Cash reward for councils tackling troubled families
Councils charged with turning around the lives of 120,000 troubled families will be given up to £4,000 per successful household.
The Communities and Local Government department has today released the financial framework for the 3-year £448 million troubled families programme – which aims to improve the lives of the families by 2015.
Councils will receive the cash if they get children back into school, reduce youth crime and anti-social behaviour, put adults on a path back to work and bring down the £9 billion annual costs caused by dealing with them.
So far the 10 local authorities with the largest number of troubled families have agreed to sign up to the scheme and the government has said that it expects more to follow suit.
Mr Cameron said: ‘I’m committed to transforming the lives of families stuck in a cycle of unemployment, alcohol abuse and anti-social behaviour, where children are truants from school - troubled families who cause such negativity within their communities and who drain resources from our councils.
‘I’m heartened that so many local authorities are alert to this challenge and are ready to take forwards our plans to bring about real change. I know that as this programme rolls out and increasingly gains momentum we can help people, and our communities and our society will become stronger as a result.’
The programme is being funded from money across Whitehall to help councils tackle troubled families at the root cause rather than through a multitude of agencies.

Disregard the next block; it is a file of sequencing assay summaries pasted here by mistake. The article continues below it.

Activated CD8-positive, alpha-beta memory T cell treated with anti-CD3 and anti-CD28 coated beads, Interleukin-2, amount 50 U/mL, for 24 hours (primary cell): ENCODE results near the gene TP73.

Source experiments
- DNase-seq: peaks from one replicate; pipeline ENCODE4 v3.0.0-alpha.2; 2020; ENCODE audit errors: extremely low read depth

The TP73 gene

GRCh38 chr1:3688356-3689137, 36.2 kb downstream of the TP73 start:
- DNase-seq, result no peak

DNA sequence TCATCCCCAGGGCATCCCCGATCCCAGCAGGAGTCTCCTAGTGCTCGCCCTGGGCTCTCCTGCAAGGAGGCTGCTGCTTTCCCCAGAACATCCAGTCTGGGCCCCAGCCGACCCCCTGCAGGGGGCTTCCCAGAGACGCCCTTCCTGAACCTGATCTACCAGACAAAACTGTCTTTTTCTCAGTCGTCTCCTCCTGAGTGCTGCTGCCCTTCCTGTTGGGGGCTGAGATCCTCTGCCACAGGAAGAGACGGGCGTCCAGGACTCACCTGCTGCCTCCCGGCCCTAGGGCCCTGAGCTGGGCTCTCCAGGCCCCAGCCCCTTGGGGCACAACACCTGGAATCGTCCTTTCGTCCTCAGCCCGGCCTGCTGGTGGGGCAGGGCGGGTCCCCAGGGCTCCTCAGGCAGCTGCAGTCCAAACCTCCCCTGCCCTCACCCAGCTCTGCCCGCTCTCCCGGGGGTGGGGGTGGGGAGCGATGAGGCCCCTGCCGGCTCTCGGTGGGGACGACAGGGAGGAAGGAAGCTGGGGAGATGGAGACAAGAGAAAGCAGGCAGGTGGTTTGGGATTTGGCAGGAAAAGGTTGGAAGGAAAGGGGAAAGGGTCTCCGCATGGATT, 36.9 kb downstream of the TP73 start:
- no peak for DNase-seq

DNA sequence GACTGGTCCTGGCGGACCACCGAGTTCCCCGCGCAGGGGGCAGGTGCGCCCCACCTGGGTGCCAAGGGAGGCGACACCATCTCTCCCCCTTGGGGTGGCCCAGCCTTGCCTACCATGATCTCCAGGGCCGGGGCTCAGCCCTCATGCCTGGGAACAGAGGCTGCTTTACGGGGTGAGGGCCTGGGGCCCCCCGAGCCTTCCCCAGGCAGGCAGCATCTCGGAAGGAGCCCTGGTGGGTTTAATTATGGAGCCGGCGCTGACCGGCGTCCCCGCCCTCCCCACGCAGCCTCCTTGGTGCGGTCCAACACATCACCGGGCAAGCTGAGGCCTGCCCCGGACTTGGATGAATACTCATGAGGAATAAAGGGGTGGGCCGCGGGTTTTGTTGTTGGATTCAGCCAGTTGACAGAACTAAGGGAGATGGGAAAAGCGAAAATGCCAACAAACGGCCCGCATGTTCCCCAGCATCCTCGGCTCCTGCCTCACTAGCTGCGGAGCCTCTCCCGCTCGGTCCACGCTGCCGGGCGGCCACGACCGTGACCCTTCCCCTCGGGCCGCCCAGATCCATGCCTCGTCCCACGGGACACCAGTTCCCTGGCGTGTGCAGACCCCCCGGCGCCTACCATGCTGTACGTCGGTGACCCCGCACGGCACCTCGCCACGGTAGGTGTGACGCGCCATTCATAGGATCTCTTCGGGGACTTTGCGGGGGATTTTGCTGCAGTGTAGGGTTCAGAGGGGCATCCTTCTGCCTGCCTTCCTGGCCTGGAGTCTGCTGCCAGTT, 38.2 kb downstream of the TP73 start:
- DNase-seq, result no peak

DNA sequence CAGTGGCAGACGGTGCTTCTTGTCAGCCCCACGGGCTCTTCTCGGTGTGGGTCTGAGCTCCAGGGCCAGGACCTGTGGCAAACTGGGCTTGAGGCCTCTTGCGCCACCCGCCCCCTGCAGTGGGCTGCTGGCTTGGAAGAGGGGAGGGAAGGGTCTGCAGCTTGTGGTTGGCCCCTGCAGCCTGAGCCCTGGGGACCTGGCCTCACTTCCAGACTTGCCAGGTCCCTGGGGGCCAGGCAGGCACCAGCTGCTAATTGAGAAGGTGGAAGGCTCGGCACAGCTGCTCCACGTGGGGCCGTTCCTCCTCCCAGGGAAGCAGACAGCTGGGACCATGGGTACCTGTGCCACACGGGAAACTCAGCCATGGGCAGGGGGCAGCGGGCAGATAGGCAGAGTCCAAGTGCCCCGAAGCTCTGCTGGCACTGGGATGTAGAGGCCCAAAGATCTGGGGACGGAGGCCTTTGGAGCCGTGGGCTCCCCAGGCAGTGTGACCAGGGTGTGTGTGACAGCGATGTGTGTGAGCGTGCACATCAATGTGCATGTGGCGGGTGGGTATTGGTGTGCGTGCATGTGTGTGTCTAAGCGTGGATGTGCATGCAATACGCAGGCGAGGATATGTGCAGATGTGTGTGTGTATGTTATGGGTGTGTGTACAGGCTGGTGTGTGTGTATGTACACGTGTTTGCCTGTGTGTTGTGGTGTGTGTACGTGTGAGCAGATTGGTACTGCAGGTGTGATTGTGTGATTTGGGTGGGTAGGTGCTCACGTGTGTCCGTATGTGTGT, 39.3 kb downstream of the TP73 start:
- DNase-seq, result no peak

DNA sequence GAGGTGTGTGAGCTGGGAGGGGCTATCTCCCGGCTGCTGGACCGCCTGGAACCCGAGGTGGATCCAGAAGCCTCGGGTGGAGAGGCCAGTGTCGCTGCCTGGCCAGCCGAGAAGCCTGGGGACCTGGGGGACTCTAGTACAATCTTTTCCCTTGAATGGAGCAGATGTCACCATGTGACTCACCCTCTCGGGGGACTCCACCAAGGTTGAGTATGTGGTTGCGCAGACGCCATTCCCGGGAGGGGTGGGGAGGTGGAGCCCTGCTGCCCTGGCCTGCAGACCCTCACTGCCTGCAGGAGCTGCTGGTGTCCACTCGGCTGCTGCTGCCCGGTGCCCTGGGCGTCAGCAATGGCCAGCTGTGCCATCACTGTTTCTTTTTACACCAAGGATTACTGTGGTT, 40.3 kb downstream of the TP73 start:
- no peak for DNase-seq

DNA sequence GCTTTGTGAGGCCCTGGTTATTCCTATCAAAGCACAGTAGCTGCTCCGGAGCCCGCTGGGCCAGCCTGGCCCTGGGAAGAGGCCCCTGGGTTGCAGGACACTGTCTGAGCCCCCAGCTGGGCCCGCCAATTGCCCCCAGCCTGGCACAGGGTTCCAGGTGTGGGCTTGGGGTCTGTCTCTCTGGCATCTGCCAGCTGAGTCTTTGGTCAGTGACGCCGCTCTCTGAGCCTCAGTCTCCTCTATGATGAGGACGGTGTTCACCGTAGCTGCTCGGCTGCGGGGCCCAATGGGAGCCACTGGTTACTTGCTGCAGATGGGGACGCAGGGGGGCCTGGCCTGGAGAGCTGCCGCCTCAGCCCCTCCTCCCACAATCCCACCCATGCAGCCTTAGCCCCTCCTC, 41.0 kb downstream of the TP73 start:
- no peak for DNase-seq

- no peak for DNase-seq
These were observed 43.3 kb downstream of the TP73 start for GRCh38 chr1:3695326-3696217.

To assist in this, the Department for Work and Pensions has agreed to allow jobcentres to share data with councils to help identify those families quicker.
Councils will now be able to draw together the names and addresses of families in their area which fall into the bracket through the four identifying features.
Louise Casey, head of troubled families policy, said: ‘If we work together and get this right, it’s a chance to make a cultural shift in the way services are delivered by professionals - an approach that is about a lead worker gripping a family as a whole and getting to the root causes of their problems.
‘But most importantly this programme is a way to give the kids in these households a chance not to repeat the pattern of unemployment, lawlessness and failure of their parents and often grandparents.’
The top 10 local authorities in terms of their number of troubled families are:
|Local authority||Indicative number of families||Total payment available over three years|